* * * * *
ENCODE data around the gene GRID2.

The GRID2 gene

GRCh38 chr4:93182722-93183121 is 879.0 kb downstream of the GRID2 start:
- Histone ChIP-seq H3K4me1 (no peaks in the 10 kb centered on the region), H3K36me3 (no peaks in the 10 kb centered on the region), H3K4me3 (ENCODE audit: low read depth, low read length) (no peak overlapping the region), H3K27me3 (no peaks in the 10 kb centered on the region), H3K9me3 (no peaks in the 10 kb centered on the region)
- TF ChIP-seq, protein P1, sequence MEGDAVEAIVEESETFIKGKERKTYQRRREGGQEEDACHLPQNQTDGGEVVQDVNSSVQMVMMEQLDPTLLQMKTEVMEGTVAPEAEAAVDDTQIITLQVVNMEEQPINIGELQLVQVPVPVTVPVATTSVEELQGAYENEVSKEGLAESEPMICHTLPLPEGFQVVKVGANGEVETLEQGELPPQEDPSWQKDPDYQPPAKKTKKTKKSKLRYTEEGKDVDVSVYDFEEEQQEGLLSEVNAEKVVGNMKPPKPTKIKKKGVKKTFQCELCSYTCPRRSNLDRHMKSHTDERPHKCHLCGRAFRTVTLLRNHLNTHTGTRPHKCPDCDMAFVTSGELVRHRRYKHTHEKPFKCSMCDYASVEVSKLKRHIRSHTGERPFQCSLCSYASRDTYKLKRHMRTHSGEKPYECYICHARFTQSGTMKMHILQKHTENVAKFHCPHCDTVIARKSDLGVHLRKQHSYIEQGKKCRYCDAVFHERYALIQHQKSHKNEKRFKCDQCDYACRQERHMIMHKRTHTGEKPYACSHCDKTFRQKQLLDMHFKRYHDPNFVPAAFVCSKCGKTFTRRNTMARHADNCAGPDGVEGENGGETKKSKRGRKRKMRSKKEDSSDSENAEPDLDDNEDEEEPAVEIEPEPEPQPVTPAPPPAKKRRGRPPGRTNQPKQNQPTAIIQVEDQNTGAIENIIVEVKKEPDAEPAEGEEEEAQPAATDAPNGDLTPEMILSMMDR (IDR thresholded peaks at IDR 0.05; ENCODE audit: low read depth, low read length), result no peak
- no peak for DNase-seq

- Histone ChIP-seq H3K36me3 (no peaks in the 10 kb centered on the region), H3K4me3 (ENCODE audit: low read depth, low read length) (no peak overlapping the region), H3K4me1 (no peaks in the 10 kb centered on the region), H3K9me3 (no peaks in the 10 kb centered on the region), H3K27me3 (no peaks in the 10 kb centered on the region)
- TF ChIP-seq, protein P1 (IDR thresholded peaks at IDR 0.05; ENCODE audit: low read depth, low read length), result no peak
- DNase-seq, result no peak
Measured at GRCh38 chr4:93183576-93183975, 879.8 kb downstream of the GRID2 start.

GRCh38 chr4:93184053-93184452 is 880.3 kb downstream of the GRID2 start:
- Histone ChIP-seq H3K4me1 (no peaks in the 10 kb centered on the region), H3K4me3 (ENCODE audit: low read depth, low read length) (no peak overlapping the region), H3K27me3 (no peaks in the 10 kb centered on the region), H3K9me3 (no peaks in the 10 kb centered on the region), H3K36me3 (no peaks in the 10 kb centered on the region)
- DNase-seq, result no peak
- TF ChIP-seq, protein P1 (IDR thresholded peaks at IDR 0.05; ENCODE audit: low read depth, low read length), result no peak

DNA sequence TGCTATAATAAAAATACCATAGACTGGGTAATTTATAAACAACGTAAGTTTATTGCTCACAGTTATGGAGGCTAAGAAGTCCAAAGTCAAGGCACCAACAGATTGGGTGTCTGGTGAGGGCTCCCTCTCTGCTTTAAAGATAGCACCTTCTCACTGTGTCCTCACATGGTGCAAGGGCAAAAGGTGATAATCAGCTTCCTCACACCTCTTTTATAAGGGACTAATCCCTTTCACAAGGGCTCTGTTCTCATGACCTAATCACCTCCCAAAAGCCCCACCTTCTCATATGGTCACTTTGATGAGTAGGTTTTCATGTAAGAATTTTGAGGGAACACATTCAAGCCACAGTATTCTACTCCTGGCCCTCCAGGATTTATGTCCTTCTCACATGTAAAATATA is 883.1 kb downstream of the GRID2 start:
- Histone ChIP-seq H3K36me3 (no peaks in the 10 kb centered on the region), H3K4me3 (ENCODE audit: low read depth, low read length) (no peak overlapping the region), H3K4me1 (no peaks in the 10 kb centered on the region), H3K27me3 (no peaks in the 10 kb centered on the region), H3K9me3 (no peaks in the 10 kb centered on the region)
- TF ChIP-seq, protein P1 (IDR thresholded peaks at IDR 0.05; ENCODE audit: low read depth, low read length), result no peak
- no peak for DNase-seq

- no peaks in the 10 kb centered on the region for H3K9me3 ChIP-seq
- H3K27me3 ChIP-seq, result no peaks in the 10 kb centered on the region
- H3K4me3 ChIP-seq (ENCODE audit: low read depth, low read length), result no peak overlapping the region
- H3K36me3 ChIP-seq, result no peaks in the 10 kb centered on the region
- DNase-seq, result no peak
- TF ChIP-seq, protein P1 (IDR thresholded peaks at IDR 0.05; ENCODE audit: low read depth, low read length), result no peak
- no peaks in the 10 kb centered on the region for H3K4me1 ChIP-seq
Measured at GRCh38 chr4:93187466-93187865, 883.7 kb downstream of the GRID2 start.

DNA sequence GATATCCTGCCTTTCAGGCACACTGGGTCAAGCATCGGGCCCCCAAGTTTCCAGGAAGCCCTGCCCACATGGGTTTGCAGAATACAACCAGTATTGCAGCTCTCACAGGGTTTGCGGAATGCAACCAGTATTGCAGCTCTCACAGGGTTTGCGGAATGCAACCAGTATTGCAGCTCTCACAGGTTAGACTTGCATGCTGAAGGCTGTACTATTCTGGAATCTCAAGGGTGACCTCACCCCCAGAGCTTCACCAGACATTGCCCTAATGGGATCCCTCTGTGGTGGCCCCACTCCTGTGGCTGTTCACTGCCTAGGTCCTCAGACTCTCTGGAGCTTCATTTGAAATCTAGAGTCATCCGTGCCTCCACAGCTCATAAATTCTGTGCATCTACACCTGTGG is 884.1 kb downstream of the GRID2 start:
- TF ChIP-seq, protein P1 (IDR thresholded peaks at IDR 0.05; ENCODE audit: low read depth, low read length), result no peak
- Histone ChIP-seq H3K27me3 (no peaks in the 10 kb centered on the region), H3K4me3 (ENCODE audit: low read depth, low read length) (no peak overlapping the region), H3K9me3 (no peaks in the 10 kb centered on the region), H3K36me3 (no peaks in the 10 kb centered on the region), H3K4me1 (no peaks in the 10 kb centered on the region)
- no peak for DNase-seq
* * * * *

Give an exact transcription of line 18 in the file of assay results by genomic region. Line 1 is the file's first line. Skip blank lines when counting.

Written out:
- no peak for DNase-seq